Elisha Briggs Curtis, 1835-1915.
Still in short intervals of pleasing woe,—Pope.
Regardful of the friendly dues I owe;
I to the glorious dead forever dear,
Indulge the tribute of a grateful tear.
It is but an act of homage amid the activities of life in short intervals of quiescent being, to pause, and to inscribe a feeble tribute of recognition to an honored and worthy member of this Society, Elisha Briggs Curtis. Mr. Curtis was born in Marshfield in 1835, and was one of the direct descendants of John and Priscilla Alden. In early youth he came to Medford and received his preliminary education in our public schools. When a young man he was engaged in the shipping business in Boston, and later, at about thirty years of age, became associated with the Second National Bank of Boston, which position he faithfully and honorably filled for a period of twenty-five years, retiring from active mercantile affairs in 1890. In 1863 he was married to Miss Lucia J. Leadbetter of Monmouth, Maine, and they made their home in Chelsea, Mass., until about 1885, when they came to Medford, residing at the old homestead on Pleasant street until their decease. Mr. Curtis was exceedingly familiar with the history of Medford, and his reminiscences of the early days of shipbuilding, the old stage-coach, the Middlesex canal, the cyclone and damage done to certain parts of the town, and landmarks long since demolished, were most entertaining, and it may be said of him that whenever called upon to give an informal talk upon Medford's past, he never failed to have a fund of interesting incidents of the early days to draw upon. Elisha B. Curtis was a familiar figure in our midst,— dignified, erect, with a poise which reflected his lineage and a countenance which conveyed a strong and reflecting mind. He was respected and honored by his fellow citizens who showed their appreciation of his manliness and integrity by electing him to the common council [p. 45] when the town first became a city. In his religious life those who were more closely associated with him felt the impress of the real dignity, quality and magnitude of his being; he was an industrious student of the Scriptures which was manifest in his expositions at the family prayer circle of the church. He was a most cautious adviser, leaning a little too much on the side of ultraconservatism at times, but always in brotherly concord with the majority. As a deacon of his church he was an example to all, and was everywhere known as a man of high ideals and principles, sympathetic, kindly and of a most magnanimous spirit. As a member of this Society he took an active part in its deliberations and was interested in all the plans for its welfare. His fund of knowledge of the early days was appreciated here as elsewhere, and his association with the members is a delightful experience long to be remembered. In 1904 Mr. Curtis' wife died, and he on March 26, 1915. Two daughters, Mrs. H. H. Smith, of Lawrence, Mass., and Miss Alice E. Curtis, of this city, survive him.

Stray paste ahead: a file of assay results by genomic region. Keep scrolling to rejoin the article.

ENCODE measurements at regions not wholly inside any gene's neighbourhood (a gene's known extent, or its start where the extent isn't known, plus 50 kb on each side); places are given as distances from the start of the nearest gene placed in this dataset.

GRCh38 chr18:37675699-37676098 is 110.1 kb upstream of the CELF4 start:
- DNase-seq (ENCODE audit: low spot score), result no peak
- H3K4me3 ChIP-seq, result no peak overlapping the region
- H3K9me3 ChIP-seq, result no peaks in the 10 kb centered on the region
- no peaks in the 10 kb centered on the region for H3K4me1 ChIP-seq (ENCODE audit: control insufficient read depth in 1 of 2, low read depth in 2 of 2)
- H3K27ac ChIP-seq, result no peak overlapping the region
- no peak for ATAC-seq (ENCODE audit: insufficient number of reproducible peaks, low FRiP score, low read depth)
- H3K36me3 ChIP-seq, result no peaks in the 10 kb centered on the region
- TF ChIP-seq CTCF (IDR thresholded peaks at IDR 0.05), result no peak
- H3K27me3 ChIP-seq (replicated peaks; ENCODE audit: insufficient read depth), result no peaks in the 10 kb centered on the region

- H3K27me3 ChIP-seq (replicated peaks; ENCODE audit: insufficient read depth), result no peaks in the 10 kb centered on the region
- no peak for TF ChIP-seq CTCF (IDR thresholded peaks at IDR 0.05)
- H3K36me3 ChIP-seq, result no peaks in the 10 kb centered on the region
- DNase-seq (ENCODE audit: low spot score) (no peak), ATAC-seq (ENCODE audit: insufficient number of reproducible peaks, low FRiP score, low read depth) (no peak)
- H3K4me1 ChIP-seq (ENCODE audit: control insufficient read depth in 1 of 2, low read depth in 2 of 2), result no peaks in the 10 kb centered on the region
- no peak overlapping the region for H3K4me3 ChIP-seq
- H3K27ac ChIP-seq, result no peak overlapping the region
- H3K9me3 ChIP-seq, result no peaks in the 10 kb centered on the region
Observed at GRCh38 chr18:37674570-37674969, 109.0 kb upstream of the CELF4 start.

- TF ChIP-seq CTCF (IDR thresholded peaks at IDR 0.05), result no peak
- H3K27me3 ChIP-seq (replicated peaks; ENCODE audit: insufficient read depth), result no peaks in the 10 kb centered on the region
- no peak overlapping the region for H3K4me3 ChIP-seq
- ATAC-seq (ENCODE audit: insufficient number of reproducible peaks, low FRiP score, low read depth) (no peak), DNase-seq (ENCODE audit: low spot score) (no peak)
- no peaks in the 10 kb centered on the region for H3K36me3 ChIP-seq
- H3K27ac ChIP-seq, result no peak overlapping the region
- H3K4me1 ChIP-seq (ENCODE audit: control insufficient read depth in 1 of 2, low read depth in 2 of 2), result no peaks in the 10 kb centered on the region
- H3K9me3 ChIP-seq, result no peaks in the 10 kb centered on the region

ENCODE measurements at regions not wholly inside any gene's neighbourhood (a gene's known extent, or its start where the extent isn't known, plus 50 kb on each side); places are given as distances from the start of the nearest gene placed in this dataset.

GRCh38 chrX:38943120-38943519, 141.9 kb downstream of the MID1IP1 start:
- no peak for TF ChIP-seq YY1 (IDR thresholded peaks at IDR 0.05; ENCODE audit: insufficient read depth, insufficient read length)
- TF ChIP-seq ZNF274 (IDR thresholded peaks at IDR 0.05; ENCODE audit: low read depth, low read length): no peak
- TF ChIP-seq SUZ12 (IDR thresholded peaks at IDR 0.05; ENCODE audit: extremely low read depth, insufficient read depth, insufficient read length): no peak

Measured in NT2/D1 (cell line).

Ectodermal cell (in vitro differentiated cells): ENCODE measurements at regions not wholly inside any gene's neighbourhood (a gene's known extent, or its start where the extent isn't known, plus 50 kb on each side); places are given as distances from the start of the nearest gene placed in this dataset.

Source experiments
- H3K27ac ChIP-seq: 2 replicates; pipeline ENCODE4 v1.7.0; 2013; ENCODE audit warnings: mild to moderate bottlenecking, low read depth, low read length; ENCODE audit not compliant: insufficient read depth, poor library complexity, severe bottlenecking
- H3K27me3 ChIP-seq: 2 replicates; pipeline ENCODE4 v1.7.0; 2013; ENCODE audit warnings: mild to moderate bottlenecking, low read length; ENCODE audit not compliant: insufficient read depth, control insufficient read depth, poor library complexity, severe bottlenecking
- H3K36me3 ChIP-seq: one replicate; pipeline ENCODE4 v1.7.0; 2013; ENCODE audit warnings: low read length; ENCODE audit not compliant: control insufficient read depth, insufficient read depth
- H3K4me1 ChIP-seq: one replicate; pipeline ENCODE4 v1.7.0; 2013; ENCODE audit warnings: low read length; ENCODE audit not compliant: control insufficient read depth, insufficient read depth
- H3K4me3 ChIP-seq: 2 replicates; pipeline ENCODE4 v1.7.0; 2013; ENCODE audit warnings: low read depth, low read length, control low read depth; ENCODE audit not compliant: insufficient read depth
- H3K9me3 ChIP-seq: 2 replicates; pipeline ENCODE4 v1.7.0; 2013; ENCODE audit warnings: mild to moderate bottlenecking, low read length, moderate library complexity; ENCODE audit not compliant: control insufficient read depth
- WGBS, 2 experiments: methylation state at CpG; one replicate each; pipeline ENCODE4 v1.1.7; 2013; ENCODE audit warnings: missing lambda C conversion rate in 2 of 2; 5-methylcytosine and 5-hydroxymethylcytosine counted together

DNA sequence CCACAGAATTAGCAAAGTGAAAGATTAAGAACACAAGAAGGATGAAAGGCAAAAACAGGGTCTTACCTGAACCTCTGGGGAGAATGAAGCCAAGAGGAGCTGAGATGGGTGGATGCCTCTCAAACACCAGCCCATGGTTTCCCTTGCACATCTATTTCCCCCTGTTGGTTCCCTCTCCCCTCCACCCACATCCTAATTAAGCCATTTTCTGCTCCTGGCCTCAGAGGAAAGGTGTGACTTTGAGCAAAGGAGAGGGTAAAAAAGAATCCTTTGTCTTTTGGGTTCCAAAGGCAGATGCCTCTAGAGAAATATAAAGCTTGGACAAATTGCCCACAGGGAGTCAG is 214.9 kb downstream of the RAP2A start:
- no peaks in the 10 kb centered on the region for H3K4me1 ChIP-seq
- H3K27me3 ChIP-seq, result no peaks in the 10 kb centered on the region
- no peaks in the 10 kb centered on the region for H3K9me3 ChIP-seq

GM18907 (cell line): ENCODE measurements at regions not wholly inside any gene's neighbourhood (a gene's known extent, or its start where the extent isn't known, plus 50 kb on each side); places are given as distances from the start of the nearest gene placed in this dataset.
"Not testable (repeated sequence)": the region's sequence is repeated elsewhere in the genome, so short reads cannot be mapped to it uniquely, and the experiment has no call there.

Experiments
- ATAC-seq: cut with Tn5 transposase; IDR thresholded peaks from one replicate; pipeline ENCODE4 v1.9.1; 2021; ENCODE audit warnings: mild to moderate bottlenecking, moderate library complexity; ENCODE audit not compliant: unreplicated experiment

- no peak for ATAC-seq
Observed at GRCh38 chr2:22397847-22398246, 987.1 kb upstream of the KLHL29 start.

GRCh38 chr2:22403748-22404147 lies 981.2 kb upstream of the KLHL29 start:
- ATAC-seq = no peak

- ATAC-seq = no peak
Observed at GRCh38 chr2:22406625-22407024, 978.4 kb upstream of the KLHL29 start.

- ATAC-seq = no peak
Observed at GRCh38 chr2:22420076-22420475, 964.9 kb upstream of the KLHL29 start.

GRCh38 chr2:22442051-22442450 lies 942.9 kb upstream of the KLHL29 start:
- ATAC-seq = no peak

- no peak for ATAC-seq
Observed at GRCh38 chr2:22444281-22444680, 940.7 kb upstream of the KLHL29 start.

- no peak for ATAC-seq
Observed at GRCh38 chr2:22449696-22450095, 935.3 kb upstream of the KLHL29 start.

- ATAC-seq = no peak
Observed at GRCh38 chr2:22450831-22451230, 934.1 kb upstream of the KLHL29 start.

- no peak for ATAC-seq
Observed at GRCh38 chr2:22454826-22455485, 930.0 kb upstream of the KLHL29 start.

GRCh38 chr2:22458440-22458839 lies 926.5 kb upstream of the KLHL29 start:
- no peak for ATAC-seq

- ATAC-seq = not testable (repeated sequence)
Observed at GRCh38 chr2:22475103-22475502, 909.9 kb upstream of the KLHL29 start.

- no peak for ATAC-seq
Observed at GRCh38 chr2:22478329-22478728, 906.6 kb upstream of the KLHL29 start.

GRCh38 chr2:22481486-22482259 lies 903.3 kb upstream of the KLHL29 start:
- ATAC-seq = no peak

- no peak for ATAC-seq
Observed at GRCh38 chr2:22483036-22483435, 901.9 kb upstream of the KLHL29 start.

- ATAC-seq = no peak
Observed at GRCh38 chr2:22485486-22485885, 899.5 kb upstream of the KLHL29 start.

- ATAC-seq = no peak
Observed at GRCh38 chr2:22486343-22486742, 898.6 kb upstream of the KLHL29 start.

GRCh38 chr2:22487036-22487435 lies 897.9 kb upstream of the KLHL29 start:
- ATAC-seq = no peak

P. W. A.